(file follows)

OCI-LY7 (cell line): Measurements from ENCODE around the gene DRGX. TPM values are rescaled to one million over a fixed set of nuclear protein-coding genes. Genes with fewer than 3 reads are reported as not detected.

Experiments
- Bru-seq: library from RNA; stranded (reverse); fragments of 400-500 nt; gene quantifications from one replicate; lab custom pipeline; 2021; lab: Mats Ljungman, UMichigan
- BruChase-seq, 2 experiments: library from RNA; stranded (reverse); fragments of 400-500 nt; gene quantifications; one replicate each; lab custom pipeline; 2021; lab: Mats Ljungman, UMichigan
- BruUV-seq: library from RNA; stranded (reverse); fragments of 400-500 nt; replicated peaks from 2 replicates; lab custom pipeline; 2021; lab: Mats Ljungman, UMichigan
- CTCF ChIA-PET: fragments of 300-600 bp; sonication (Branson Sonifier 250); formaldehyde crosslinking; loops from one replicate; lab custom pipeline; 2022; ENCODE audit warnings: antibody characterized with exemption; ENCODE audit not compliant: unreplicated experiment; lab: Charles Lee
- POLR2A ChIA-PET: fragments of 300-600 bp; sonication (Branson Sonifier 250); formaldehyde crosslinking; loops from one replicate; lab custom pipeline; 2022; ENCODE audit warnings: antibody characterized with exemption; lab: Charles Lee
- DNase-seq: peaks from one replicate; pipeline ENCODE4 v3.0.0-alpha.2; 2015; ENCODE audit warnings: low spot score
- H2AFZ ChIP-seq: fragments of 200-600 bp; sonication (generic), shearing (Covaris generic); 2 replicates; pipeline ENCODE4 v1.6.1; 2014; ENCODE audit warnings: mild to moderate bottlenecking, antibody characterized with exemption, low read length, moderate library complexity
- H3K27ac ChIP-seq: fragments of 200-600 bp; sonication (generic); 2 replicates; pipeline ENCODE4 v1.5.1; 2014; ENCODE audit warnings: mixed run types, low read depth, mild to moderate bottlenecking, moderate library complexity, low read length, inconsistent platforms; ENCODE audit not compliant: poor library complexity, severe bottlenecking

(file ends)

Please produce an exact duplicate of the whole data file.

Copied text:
OCI-LY7 (cell line): Measurements from ENCODE around the gene DRGX. TPM values are rescaled to one million over a fixed set of nuclear protein-coding genes. Genes with fewer than 3 reads are reported as not detected.

Experiments
- Bru-seq: library from RNA; stranded (reverse); fragments of 400-500 nt; gene quantifications from one replicate; lab custom pipeline; 2021; lab: Mats Ljungman, UMichigan
- BruChase-seq, 2 experiments: library from RNA; stranded (reverse); fragments of 400-500 nt; gene quantifications; one replicate each; lab custom pipeline; 2021; lab: Mats Ljungman, UMichigan
- BruUV-seq: library from RNA; stranded (reverse); fragments of 400-500 nt; replicated peaks from 2 replicates; lab custom pipeline; 2021; lab: Mats Ljungman, UMichigan
- CTCF ChIA-PET: fragments of 300-600 bp; sonication (Branson Sonifier 250); formaldehyde crosslinking; loops from one replicate; lab custom pipeline; 2022; ENCODE audit warnings: antibody characterized with exemption; ENCODE audit not compliant: unreplicated experiment; lab: Charles Lee
- POLR2A ChIA-PET: fragments of 300-600 bp; sonication (Branson Sonifier 250); formaldehyde crosslinking; loops from one replicate; lab custom pipeline; 2022; ENCODE audit warnings: antibody characterized with exemption; lab: Charles Lee
- DNase-seq: peaks from one replicate; pipeline ENCODE4 v3.0.0-alpha.2; 2015; ENCODE audit warnings: low spot score
- H2AFZ ChIP-seq: fragments of 200-600 bp; sonication (generic), shearing (Covaris generic); 2 replicates; pipeline ENCODE4 v1.6.1; 2014; ENCODE audit warnings: mild to moderate bottlenecking, antibody characterized with exemption, low read length, moderate library complexity
- H3K27ac ChIP-seq: fragments of 200-600 bp; sonication (generic); 2 replicates; pipeline ENCODE4 v1.5.1; 2014; ENCODE audit warnings: mixed run types, low read depth, mild to moderate bottlenecking, moderate library complexity, low read length, inconsistent platforms; ENCODE audit not compliant: poor library complexity, severe bottlenecking